If someone were to assign awards to the roundup of Year’s Best books that invariably grace the shelves during the middle of each year, those volumes edited by Silverberg or Hartwell or Datlow and Windling or other sundry people, then it’s a sure bet the Datlow/Windling collection, now a most respectable fifteen volumes in strength, would be a shoo-in for the MVP award. Or perhaps Best In Show. And by that, I mean that while any collection can take a dozen or two dozen stories published in the previous year and assign them such qualities as to call them “the best,” only this particular collection goes above and beyond, nay, transcends duty with its accomplishments.
For therein lies the truth. Anyone can make up a Year’s Best list of stories. Tastes are subjective and personal enough that no one will agree with all of the stories all of the time. What one editor might consider worthy, another might dismiss. What one reader might devour, another might yawn at. Terri Windling has the right of it in this volume when she states, “Fantasy readers are the winners here, presented annually with the treasures provided by two anthologies, each covering somewhat different ground.” She wrote this in relation to the launch of the David Hartwell and Kathryn Cramer Year’s Best series, but it can just as easily be applied to the Robert Silverberg-edited volume, or even to the Gardner Duzois companion volume also released by St. Martin’s which covers the Year’s Best Science Fiction.
This lengthy introduction, thus, is my disclaimer: All stories collected henceforth in this volume are done so with an editorial bias, and may or may not be the best as you, or I, or anyone else, sees them. This is by no means a bad thing. Ellen Datlow and Terri Windling haven’t made it this far for no good reason. They are supremely skilled at sifting through anthologies, magazines, e-zines, journals, and publications both widespread and obscure, selecting rare treasures, hidden gems, overlooked works, and things that the average reader likely never saw in print the first time around. So to begin with, you’ll find any number of stories or poems for the first time within these pages.
Certain names are all but guaranteed to be in the table of contents. Charles de Lint is a mainstay of the series; this year, it’s his werewolf love story, “Trading Hearts at the Half Kaffe Cafe” that makes the cut, pulled from the anthology Single White Vampire Seeks Same . Maybe not one of his best ever, but a typically strong, enjoyable story nonetheless. Michael Chabon, best known for mainstream works like The Amazing Adventures of Cavalier and Klay, is represented with “The God of Dark Laughter”, taken from The New Yorker. Jane Yolen’s “The Barbarian and the Queen: Thirteen Views” is an oddly surreal piece first published in Starlight 3, edited by Patrick Nielsen Hayden. Ursula K. LeGuin’s “The Bones of the Earth” first appeared in her own collection, Tales from Earthsea. Tanya Huff’s “Oh, Glorious Sight” was first seen in the anthology Oceans of Magic. Meanwhile, Elizabeth Hand’s darkly erotic, oddly disturbing story, “Cleopatra Brimstone,” comes from the boundary-straining anthology, Redlight.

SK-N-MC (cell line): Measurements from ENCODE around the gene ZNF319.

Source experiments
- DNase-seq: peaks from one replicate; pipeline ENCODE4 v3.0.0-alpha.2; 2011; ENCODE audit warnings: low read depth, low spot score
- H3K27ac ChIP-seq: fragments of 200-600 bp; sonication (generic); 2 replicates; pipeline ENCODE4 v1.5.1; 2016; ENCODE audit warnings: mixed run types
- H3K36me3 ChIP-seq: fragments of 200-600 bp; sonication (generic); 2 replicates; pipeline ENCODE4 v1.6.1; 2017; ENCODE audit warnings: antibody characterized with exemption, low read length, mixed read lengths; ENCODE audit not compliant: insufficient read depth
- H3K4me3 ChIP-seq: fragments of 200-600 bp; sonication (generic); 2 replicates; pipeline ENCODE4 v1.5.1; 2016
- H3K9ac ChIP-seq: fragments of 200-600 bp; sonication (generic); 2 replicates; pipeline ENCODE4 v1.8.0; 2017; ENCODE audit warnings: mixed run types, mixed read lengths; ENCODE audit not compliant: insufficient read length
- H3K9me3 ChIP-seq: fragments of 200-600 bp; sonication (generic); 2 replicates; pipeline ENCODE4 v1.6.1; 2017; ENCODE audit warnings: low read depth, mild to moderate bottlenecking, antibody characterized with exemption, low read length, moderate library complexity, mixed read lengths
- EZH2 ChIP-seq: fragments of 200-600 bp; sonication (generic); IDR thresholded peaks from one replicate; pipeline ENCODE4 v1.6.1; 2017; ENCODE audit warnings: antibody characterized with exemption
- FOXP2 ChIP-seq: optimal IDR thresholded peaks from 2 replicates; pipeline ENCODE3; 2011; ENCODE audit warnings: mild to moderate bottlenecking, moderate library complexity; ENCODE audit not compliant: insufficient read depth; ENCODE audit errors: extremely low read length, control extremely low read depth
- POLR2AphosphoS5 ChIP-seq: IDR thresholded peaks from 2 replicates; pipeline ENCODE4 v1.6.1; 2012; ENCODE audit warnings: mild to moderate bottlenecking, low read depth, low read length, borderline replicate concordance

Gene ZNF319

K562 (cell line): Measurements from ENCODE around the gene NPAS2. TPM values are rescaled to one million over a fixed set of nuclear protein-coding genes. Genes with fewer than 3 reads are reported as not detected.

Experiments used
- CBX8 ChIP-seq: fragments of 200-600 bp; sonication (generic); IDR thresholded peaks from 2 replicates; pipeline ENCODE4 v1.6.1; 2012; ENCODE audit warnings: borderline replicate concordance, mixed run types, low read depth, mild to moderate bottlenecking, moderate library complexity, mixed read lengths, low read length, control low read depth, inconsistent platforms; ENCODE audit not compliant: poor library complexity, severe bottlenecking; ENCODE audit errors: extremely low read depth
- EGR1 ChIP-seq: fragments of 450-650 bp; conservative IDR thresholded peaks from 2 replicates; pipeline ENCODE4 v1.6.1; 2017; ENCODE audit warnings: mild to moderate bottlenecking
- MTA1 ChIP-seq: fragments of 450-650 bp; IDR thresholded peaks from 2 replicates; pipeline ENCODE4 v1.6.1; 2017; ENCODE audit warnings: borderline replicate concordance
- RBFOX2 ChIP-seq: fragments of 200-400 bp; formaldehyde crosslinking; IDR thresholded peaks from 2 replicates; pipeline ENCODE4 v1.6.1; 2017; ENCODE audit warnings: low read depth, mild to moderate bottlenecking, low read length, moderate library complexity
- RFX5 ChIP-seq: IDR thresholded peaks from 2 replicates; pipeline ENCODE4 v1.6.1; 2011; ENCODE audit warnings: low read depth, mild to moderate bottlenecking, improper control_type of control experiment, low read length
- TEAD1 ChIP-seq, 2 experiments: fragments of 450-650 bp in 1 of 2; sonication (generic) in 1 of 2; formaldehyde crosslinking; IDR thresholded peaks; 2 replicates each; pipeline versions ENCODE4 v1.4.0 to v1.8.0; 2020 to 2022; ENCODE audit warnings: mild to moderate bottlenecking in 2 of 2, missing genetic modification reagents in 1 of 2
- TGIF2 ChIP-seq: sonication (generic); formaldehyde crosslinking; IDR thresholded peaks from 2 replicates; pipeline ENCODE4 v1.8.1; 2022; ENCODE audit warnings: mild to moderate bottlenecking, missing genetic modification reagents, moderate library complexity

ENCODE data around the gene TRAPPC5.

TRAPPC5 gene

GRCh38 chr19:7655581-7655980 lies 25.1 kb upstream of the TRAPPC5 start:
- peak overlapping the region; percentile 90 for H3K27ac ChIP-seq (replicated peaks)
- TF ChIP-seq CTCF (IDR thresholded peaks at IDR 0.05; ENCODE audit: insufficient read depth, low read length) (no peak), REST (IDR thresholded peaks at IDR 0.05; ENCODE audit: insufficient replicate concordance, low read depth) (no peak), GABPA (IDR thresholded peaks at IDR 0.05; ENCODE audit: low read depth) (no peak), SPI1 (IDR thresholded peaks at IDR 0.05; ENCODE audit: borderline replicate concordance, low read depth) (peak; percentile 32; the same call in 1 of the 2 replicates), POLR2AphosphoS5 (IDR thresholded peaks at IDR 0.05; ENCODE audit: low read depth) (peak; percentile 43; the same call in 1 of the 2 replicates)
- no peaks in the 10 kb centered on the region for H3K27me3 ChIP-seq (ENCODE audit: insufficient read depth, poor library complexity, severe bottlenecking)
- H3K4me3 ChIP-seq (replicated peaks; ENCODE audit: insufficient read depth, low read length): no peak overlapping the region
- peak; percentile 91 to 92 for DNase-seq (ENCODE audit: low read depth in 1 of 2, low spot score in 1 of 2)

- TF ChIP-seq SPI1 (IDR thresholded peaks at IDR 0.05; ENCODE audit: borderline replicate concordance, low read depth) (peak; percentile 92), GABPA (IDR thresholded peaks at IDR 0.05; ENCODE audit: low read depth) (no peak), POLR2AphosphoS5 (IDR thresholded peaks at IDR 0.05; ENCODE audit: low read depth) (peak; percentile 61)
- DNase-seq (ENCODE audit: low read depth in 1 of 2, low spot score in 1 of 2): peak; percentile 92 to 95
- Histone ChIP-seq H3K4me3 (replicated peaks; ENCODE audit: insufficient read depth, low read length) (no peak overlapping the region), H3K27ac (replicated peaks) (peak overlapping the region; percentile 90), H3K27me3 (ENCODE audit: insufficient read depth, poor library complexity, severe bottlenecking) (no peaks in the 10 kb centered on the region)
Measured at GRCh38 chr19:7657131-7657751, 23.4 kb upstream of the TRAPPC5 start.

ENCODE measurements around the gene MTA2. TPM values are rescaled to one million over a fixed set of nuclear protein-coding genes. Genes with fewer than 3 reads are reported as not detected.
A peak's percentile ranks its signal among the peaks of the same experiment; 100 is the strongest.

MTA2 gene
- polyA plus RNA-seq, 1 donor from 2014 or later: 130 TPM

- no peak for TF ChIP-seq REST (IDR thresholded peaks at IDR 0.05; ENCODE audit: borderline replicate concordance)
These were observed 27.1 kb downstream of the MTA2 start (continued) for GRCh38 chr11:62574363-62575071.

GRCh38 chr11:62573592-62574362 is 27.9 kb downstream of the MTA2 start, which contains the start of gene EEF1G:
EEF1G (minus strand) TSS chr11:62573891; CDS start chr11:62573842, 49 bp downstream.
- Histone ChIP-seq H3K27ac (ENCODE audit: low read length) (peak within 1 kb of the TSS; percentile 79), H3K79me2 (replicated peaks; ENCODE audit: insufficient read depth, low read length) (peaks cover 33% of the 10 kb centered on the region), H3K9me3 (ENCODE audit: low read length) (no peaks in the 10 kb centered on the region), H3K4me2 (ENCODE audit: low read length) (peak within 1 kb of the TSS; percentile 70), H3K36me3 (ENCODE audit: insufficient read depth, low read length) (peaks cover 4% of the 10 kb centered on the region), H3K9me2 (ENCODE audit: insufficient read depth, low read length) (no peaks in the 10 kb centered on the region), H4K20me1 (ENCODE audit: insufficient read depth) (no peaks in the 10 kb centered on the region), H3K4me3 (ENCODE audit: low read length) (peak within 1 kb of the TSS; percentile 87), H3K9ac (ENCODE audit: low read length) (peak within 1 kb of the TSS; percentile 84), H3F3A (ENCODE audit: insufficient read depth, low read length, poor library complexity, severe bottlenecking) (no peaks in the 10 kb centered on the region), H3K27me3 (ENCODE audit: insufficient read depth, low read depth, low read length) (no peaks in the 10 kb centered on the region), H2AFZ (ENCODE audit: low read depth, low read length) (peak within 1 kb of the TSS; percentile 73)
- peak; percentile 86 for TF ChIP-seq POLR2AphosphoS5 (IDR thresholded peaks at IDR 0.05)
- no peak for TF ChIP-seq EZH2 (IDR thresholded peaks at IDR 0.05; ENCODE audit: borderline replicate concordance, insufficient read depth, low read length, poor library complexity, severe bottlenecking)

There’s more, much more. Gene Wolfe, Barry N. Malzberg, Graham Joyce and S.P. Somtow. Caitlin Kiernan, Gregory Maguire, Gala Blau, and Kelly Link. The stories come from SCIFI.COM, Interzone, The Magazine of Fantasy and Science Fiction, Lady Churchill’s Rosebud Wristlet, Strangehorizons.com, literary journals and poetry journals, anthologies and single-author collections, chapbooks and online magazines. They’re collected from genre publications, mainstream publications, and things that can’t even be classified. With dozens of authors and just as many works to choose from, running the gamut of fantasy and horror and the uncomfortable spaces overlapping between, there’s enough to please just about any tastes, even as one shakes his head and wonders what anyone ever saw in Story X. It’s certainly one of the biggest, most fascinating, most eclectic Year’s Bests out there, considering as it does so many different sources.
In honesty, the stories are almost like an afterthought compared to the prologue. Only a volume like this could dedicate five hundred pages to fiction, and another one hundred and twenty-some to summing up the year in general. It’s like the cream filling in an Oreo: the best part, one that can be savored on its own.
As always, Terri Windling produces a scholarly, extensively thorough look at the year in fantasy. From her opinions on the top twenty books (in alphabetical order), to note-worthy first novels, from imaginary world fantasy to contemporary fantasy, from historical to humorous, from mainstream to other genres, she looks at dozens of books, giving them each a brief blurb of commentary, honest to a fault. When she likes it, she’ll say so. When something needs improvement, it’s noted as well. She covers children’s fantasy (a new favorite sub-genre of mine), single-author collections, anthologies, magazines (on the bottom of page xxxvi, Green Man gets a blurb), art, picture books, nonfiction, folklore and fairy tales, music, and awards. Can I just say that this summary could double as a shopping list for any fantasy buff? It’s that extensive. I’m of a mind to go hunting.